A Photographic Testament to 2,000 Years of Conflict, Alfred Buellesbach and Marcus Cowper, Osprey Publishing.

“The aim of this book is to challenge the viewer’s imagination,” writes photographer Alfred Buellesbach in the preface to “Battlescapes,” which takes readers on a 21st century tour of 34 of Europe’s most legendary battlefields.  Viewing the panoramic landscape photos of battle sites like Murten (1476), Vienna (1683), Austerlitz (1805), and Waterloo (1815) it’s difficult to fathom how such hauntingly beautiful places were once the scene of bloody, vicious conflicts. With few notable exceptions—Verdun (1916), for example—the scars to the landscape have long since disappeared, and cemeteries and memorials (if any) provide the only reminder of the terrible events that once took place at these now pristine locales.

Of course, that’s precisely the point of the book. “Although a united Europe without borders is taken for granted by many, it has taken 2,000 years of war and conflict in Europe to reach this point,” observes  Buellesbach. “Battlefields … should not only be remembered by military historians, but also by the general public at large.”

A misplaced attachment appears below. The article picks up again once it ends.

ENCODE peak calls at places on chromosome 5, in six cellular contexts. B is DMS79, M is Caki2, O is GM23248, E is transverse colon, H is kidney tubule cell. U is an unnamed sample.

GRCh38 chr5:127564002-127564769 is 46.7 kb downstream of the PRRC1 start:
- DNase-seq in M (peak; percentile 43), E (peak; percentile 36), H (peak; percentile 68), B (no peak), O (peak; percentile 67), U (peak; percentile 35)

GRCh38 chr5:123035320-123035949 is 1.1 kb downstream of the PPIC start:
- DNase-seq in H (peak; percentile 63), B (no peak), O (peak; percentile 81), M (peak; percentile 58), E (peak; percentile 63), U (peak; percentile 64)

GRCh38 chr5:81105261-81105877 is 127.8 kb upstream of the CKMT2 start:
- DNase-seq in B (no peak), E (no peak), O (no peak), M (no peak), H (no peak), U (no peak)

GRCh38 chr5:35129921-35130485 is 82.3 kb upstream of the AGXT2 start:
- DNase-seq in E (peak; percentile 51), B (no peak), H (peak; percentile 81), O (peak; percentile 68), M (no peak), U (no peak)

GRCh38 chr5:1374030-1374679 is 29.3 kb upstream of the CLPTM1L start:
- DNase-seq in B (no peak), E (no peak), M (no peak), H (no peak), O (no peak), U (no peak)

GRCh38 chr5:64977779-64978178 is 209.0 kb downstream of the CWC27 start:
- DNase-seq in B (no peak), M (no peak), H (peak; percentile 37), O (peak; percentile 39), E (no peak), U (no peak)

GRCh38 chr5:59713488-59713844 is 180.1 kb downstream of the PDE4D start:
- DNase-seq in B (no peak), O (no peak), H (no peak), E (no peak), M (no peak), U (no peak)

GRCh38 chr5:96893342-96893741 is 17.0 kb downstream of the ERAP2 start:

To that end, Marcus Cowper—longtime editor of Osprey Publishing’s military history books—contributes text that describes how each conflict unfolded.  From Alesia (52 B.C.) and Poitiers (732 A.D.) to the Battle of the Bulge (1944-45) and Seelow Heights (1945)—Cowper’s summaries are concise, yet substantial enough to place each battle in context and relate its historical significance.

One can’t help but notice, however, that “Battlescapes” concludes with a battle that took place in 1945, allowing Cowper to highlight how recent European history has been characterized by peace. “With the fall of the Berlin Wall and the collapse of communism in Eastern Europe in the late 20th century, the European Union has done much to integrate countries that were former enemies,” he emphasizes, “putting in place structures to ensure that Europe is never again driven by warfare.”